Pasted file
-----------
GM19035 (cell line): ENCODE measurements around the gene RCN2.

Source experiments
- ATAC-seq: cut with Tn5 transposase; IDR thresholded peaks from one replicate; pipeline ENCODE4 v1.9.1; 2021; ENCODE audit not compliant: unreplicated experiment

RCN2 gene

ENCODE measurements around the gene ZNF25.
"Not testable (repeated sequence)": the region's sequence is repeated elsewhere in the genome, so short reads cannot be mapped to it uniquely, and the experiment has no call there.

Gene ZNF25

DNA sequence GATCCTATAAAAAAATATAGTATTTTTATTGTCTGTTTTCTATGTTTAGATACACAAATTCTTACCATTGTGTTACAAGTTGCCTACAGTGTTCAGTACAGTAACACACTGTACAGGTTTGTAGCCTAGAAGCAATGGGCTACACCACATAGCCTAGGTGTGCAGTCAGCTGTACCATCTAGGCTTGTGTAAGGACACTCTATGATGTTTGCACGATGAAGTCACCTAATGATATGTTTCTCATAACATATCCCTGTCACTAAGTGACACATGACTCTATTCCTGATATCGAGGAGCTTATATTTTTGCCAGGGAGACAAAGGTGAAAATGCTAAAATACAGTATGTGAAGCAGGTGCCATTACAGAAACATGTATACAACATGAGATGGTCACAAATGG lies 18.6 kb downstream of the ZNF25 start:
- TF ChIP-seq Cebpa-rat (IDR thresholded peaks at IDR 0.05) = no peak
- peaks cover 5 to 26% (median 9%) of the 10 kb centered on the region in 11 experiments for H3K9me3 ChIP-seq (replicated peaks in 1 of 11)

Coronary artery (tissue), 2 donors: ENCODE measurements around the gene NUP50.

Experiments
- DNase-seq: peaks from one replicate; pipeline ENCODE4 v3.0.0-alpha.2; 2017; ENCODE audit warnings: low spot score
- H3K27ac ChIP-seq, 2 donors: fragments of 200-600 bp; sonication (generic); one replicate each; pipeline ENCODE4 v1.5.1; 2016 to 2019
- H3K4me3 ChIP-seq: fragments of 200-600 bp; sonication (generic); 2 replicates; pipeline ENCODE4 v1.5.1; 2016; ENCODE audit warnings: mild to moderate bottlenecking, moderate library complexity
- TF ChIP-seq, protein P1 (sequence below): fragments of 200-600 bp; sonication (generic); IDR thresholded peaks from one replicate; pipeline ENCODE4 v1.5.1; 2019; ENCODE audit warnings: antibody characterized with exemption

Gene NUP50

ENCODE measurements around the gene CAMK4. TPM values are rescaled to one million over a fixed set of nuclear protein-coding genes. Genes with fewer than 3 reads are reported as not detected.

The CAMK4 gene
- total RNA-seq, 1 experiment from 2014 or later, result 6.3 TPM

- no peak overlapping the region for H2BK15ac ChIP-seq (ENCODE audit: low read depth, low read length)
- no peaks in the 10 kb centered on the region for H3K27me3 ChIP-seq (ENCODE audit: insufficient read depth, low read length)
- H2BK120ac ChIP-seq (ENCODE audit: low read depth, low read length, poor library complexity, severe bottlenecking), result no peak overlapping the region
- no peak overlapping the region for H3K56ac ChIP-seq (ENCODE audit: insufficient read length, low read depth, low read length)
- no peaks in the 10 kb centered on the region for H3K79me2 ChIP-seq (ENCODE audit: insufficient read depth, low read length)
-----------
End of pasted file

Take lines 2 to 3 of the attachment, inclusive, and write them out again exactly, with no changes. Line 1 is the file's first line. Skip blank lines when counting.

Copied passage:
Source experiments
- ATAC-seq: cut with Tn5 transposase; IDR thresholded peaks from one replicate; pipeline ENCODE4 v1.9.1; 2021; ENCODE audit not compliant: unreplicated experiment